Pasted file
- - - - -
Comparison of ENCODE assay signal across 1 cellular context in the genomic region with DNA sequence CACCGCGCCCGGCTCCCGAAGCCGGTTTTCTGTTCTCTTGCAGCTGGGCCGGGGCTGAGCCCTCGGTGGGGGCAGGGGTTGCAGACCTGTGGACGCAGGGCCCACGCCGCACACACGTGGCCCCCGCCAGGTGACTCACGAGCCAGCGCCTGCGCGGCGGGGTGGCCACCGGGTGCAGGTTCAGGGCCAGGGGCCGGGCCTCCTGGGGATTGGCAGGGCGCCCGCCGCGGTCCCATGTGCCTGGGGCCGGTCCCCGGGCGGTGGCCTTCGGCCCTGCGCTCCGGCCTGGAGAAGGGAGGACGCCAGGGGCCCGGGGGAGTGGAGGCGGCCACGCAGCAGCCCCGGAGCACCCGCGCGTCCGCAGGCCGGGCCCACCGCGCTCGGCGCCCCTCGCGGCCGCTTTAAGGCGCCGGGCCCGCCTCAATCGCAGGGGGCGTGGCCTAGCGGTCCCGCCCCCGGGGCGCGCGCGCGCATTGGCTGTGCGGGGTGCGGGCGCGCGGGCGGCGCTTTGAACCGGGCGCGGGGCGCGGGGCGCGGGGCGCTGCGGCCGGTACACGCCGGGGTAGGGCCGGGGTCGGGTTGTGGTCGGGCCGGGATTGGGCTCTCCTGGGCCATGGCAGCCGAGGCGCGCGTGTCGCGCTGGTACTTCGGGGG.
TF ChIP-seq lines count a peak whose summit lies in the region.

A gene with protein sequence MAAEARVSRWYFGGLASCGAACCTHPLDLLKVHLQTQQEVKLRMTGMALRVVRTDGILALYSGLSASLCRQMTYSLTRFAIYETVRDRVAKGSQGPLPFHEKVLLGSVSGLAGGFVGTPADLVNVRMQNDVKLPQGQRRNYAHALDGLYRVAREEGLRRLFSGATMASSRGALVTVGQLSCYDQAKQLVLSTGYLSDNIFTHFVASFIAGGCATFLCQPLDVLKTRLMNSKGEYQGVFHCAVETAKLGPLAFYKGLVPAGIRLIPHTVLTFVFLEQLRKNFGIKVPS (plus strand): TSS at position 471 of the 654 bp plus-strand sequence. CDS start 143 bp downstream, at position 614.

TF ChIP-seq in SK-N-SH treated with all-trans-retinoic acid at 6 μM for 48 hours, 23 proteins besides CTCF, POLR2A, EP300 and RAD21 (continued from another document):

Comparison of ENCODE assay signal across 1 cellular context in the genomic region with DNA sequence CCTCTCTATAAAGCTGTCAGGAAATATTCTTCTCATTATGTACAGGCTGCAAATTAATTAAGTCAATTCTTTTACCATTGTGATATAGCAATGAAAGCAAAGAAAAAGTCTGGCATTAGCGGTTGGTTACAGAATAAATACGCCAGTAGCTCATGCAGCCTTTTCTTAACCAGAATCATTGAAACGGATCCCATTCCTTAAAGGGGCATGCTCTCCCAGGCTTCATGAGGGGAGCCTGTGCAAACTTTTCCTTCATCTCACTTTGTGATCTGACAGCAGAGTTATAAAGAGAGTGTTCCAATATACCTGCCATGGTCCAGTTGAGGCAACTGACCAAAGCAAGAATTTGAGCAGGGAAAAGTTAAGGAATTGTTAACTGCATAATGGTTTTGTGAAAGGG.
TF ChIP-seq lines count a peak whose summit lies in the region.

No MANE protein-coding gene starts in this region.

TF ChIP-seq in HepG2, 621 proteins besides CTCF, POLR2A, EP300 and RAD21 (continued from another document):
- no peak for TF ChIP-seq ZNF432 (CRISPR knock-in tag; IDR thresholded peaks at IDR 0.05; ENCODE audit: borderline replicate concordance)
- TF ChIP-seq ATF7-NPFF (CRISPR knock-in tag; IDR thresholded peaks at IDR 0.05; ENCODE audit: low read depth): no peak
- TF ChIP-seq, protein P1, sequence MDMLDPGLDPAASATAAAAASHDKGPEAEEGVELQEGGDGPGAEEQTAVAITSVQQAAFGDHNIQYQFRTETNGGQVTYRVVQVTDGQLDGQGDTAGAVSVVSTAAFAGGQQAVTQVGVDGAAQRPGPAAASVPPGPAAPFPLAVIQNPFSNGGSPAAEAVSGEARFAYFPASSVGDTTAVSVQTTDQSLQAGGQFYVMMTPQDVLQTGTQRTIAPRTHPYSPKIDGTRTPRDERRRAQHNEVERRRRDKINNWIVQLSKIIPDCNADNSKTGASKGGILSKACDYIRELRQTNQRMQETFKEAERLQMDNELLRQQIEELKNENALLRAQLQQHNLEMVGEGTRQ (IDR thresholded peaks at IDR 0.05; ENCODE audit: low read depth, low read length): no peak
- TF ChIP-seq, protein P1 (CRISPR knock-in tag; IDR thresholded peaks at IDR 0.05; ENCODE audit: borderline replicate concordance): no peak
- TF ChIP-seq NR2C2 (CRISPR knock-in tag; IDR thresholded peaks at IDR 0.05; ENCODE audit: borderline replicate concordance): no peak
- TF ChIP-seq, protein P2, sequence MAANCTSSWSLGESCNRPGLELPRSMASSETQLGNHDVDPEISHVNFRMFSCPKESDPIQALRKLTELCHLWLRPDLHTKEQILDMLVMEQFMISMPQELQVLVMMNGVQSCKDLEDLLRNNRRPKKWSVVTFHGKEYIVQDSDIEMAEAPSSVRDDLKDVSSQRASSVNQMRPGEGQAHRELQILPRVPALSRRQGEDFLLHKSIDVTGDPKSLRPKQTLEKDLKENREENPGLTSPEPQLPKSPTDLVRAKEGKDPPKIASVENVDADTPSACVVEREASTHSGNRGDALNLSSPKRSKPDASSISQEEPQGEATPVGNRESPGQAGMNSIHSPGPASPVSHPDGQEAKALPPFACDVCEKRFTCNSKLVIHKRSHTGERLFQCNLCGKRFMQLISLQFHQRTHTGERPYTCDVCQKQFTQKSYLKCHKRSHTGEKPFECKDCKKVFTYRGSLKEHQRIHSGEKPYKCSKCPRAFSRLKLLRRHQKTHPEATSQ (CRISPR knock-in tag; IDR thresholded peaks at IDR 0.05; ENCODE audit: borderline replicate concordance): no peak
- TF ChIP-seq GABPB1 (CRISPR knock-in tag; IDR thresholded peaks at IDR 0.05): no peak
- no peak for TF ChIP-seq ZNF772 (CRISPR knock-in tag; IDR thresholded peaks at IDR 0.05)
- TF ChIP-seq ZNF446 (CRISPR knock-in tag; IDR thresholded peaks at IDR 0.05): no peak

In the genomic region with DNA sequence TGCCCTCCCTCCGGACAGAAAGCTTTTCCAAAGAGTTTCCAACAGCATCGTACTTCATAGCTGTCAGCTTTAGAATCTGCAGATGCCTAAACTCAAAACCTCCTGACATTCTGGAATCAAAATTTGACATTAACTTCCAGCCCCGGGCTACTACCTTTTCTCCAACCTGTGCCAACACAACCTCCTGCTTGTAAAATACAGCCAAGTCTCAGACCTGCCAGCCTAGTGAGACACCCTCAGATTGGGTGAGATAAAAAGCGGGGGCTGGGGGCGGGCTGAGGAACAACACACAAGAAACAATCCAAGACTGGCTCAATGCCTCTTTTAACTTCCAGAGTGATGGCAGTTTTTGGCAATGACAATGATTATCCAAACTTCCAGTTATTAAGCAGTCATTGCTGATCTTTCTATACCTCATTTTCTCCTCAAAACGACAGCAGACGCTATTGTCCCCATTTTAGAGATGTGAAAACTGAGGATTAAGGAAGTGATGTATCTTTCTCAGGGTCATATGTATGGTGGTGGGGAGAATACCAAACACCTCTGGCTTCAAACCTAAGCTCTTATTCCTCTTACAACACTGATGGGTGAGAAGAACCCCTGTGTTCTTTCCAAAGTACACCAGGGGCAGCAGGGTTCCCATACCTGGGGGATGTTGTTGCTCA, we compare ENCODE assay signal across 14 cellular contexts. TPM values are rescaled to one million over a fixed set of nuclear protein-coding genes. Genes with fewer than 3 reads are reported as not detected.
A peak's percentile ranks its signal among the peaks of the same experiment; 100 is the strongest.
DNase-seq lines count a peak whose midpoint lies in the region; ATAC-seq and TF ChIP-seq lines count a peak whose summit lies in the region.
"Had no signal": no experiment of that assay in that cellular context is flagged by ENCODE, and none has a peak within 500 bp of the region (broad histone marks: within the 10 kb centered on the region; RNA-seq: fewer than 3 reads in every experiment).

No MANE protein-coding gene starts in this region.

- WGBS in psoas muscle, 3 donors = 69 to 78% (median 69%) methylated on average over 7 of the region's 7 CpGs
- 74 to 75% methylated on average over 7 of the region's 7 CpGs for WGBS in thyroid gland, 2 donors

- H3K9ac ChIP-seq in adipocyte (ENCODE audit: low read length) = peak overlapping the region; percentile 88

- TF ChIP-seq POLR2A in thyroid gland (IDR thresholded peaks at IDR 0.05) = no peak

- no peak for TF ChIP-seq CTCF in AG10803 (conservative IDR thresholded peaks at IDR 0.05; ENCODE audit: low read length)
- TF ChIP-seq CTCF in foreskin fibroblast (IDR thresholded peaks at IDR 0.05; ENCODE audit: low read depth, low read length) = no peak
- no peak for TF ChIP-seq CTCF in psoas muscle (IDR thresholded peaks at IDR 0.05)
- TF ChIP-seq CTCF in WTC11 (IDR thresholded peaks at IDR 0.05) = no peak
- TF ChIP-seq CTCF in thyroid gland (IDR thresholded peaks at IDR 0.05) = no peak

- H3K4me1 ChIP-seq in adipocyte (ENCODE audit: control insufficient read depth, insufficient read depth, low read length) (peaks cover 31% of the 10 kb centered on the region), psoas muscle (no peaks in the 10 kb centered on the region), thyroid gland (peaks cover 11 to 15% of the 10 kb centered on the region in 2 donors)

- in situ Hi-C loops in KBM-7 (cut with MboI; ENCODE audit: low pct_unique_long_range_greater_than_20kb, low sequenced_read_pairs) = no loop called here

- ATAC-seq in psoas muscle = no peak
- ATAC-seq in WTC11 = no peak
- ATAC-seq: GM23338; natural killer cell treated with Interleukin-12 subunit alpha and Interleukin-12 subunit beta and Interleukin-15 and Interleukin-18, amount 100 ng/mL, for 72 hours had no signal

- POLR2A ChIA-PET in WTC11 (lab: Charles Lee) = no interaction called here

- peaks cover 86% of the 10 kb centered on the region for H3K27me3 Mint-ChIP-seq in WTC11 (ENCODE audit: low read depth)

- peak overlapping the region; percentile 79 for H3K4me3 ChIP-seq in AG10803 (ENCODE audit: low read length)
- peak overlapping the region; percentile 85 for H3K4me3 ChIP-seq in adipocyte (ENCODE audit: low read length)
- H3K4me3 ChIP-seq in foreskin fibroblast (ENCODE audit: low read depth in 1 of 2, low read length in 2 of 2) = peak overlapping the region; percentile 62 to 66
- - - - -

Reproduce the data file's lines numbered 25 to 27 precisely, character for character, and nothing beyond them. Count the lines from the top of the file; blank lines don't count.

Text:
- H3K9ac ChIP-seq in adipocyte (ENCODE audit: low read length) = peak overlapping the region; percentile 88

- TF ChIP-seq POLR2A in thyroid gland (IDR thresholded peaks at IDR 0.05) = no peak

- no peak for TF ChIP-seq CTCF in AG10803 (conservative IDR thresholded peaks at IDR 0.05; ENCODE audit: low read length)